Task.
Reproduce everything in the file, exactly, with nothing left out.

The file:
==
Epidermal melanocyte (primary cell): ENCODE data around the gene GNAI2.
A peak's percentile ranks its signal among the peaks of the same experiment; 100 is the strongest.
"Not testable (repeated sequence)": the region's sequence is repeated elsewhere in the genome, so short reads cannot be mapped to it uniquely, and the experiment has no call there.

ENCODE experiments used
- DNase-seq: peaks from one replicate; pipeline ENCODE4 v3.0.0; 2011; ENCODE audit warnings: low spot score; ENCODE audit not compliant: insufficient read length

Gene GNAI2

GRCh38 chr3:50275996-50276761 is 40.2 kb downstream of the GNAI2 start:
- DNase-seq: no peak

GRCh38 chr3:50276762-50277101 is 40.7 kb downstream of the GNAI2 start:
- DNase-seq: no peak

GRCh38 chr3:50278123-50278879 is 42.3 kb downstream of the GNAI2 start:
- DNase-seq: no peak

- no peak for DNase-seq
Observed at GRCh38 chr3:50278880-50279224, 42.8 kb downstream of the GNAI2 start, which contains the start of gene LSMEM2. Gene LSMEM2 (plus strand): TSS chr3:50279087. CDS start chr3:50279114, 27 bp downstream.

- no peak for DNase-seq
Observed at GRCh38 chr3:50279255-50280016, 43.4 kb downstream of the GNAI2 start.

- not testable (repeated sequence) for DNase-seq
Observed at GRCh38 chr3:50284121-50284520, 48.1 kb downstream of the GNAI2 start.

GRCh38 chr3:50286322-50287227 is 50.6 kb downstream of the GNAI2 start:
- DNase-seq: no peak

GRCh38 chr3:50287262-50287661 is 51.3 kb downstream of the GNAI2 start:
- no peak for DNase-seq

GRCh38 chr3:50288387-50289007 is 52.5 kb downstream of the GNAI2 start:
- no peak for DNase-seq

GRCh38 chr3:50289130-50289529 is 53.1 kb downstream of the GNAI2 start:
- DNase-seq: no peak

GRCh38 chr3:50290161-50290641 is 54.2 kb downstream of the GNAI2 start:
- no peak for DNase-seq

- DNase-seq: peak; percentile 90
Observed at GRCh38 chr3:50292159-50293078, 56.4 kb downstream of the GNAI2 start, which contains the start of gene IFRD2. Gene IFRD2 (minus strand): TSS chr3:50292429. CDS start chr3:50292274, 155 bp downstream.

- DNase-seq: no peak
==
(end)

Epidermal melanocyte (primary cell): ENCODE data around the gene GNAI2.
A peak's percentile ranks its signal among the peaks of the same experiment; 100 is the strongest.
"Not testable (repeated sequence)": the region's sequence is repeated elsewhere in the genome, so short reads cannot be mapped to it uniquely, and the experiment has no call there.

ENCODE experiments used
- DNase-seq: peaks from one replicate; pipeline ENCODE4 v3.0.0; 2011; ENCODE audit warnings: low spot score; ENCODE audit not compliant: insufficient read length

Gene GNAI2

GRCh38 chr3:50275996-50276761 is 40.2 kb downstream of the GNAI2 start:
- DNase-seq: no peak

GRCh38 chr3:50276762-50277101 is 40.7 kb downstream of the GNAI2 start:
- DNase-seq: no peak

GRCh38 chr3:50278123-50278879 is 42.3 kb downstream of the GNAI2 start:
- DNase-seq: no peak

- no peak for DNase-seq
Observed at GRCh38 chr3:50278880-50279224, 42.8 kb downstream of the GNAI2 start, which contains the start of gene LSMEM2. Gene LSMEM2 (plus strand): TSS chr3:50279087. CDS start chr3:50279114, 27 bp downstream.

- no peak for DNase-seq
Observed at GRCh38 chr3:50279255-50280016, 43.4 kb downstream of the GNAI2 start.

- not testable (repeated sequence) for DNase-seq
Observed at GRCh38 chr3:50284121-50284520, 48.1 kb downstream of the GNAI2 start.

GRCh38 chr3:50286322-50287227 is 50.6 kb downstream of the GNAI2 start:
- DNase-seq: no peak

GRCh38 chr3:50287262-50287661 is 51.3 kb downstream of the GNAI2 start:
- no peak for DNase-seq

GRCh38 chr3:50288387-50289007 is 52.5 kb downstream of the GNAI2 start:
- no peak for DNase-seq

GRCh38 chr3:50289130-50289529 is 53.1 kb downstream of the GNAI2 start:
- DNase-seq: no peak

GRCh38 chr3:50290161-50290641 is 54.2 kb downstream of the GNAI2 start:
- no peak for DNase-seq

- DNase-seq: peak; percentile 90
Observed at GRCh38 chr3:50292159-50293078, 56.4 kb downstream of the GNAI2 start, which contains the start of gene IFRD2. Gene IFRD2 (minus strand): TSS chr3:50292429. CDS start chr3:50292274, 155 bp downstream.

- DNase-seq: no peak